It’s almost Flag Day folks! I’m gettin’ my stars and stripes on this Thursday, June 14, and you know why?
Because it’s also Granny’s Preschool day and I couldn’t think of another topic.
Truly, I love my country and what my flag stands for. But I don’t usually spend much time thinking about Flag Day. Saving that burst of red, white and blue for 4th of July, don’t you know.
But since small people expect me to teach them something on Thursday—or at least I like to pretend they sit at my feet thirsting after knowledge—I’ve done some research on Old Glory. It really is a Grand Old Flag.
I don’t care what anyone says. I’m choosing to believe Betsy Ross stitched the flag after a visit from George Washington. If you try to reason with me about this I’ll turn on the song “Boys the Old Flag Never Touched the Ground” and sing along at full throttle.*
Why the song “Boys the Old Flag Never Touched the Ground”?
Thank you for asking. It has SUCH A COOL STORY.
William Carney, slave born, soldier in the Massachusetts Volunteer Infantry during the Civil War, was the first African-American to receive the Medal of Honor.
During the Battle of Fort Wagner in 1863, under heavy fire, the color guard for Carney’s regiment was killed. Carney caught up the flag.
On hands and knees, under heavy fire and with multiple serious injuries, Sgt. Carney crawled back to his regiment, making certain that the flag never touched the ground.
If you want to know more about this lovely and honorable man please look him up. He is worth your time.
Sgt. William Carney is my new love, (almost but not quite displacing Elihu Washburne). He also puts me to shame. That kind of respect for the flag and what it is meant to represent? I fall so far short.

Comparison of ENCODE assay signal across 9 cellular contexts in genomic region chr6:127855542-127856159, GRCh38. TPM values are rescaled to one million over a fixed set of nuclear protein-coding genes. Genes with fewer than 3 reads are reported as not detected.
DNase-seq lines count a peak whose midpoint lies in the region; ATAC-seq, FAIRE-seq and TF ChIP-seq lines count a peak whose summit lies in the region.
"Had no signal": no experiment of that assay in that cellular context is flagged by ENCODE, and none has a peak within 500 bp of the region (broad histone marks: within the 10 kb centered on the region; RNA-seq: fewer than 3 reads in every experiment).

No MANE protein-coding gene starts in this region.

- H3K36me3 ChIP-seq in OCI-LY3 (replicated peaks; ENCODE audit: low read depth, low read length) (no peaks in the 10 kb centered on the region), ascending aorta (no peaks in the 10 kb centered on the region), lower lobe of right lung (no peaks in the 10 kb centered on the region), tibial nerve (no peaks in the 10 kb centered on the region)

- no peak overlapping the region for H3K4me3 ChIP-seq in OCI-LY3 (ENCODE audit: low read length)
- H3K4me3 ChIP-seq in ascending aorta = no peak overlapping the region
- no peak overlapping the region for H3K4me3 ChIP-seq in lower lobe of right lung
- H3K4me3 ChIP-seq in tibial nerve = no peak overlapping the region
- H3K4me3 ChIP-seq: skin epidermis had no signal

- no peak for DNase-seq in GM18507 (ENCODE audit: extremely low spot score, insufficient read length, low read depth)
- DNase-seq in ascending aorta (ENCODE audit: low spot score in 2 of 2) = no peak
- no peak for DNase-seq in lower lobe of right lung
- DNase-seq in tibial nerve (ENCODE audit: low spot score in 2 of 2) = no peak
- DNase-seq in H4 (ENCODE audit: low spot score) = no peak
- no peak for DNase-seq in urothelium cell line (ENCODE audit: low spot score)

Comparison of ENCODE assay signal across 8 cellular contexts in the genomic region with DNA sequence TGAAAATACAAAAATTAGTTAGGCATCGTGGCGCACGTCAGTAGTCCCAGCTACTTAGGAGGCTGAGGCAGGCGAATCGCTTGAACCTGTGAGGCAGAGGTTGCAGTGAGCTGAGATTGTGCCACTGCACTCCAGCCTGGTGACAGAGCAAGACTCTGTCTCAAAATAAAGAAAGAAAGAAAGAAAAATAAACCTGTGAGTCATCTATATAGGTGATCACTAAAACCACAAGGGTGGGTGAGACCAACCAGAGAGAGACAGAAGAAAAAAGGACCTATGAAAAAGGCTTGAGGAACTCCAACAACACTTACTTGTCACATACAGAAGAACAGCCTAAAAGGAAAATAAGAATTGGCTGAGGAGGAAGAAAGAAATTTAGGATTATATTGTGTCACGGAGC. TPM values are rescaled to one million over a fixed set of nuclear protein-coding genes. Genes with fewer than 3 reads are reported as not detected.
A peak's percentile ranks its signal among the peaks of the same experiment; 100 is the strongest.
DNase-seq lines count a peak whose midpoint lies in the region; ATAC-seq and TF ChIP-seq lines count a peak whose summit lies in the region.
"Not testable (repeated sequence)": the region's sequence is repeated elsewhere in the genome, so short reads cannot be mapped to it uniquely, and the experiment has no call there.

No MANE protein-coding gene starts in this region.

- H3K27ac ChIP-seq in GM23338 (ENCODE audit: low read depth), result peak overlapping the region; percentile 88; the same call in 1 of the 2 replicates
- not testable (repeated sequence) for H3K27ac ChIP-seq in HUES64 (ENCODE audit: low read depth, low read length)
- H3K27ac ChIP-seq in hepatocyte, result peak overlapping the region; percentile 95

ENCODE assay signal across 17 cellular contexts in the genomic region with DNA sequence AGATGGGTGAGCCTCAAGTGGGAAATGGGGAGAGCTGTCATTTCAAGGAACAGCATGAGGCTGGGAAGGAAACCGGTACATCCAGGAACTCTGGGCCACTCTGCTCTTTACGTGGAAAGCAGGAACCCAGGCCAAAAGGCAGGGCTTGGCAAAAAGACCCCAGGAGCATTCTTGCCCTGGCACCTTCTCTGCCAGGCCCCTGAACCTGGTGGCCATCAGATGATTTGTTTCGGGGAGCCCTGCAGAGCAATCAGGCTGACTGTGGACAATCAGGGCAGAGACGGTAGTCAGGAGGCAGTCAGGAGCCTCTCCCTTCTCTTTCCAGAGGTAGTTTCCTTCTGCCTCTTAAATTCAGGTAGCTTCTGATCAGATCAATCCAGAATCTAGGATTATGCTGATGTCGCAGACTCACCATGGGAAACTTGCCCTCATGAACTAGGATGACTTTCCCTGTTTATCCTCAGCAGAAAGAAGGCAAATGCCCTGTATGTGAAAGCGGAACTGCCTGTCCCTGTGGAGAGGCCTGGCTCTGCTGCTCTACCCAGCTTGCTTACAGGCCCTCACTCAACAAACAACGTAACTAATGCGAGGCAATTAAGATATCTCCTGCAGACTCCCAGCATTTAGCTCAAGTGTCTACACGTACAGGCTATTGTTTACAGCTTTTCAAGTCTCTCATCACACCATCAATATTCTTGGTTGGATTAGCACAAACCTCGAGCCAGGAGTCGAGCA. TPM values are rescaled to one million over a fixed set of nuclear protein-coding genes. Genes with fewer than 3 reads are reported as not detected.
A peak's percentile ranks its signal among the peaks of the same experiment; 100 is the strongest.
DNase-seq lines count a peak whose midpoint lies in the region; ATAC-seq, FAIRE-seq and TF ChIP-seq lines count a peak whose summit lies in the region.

Martin Van Buren was the first president born under the flag we know as the Stars and Stripes. Please don’t tell me what what an ineffective president he was.
-His name was Martin. So was my dad’s.
-He was Dutch. Prick me and I bleed tulips and windmill cookies.
-His hometown is Kinderhook, New York. How can you not love a town called Kinderhook? And all its native sons and daughters?
The idea of Flag Day was birthed by a Wisconsin schoolteacher. I am a Wisconsin schoolteacher! (emeritus)
(because don’t you sort of like the idea that the U.S. isn’t quite like any place else on earth?)
We are the only country that officially pledges allegiance to the flag. Our national anthem is in homage to it, Sousa’s “The Stars and Stripes Forever” honors it, we have laws protecting it and societies that tell us how to handle it. No other country does any of the aforementioned. Oh yeah. Our flag is our brand.
Sixth: The current pattern incorporating the 50 stars on the blue field was designed as a class project by a high schooler. He got a B-minus.
There’s so much more to learn about the flag of the United States of America.
At Granny’s Preschool we’ll probably recite the Pledge of Allegiance, do a stars and stripes craft, hear the apocryphal story of Betsy Ross and eat red, white and blue food.
But I hope that my grandchildren will begin to grasp the meaning of the flag. They’ll learn that not everything done in its name is decent or honorable or right, and many people don’t so much wave it as wield it. But what it stands for now is what it was always supposed to stand for. Liberty and justice for all.
I hope these little ones grow up willing to contend for all the good and true things Old Glory represents.
*This is an idle and empty threat. I can’t find any recording of “Boys the Old Flag Never Touched the Ground” and therefore can’t sing it at any volume. Although I could recite the lyrics at the top of my voice…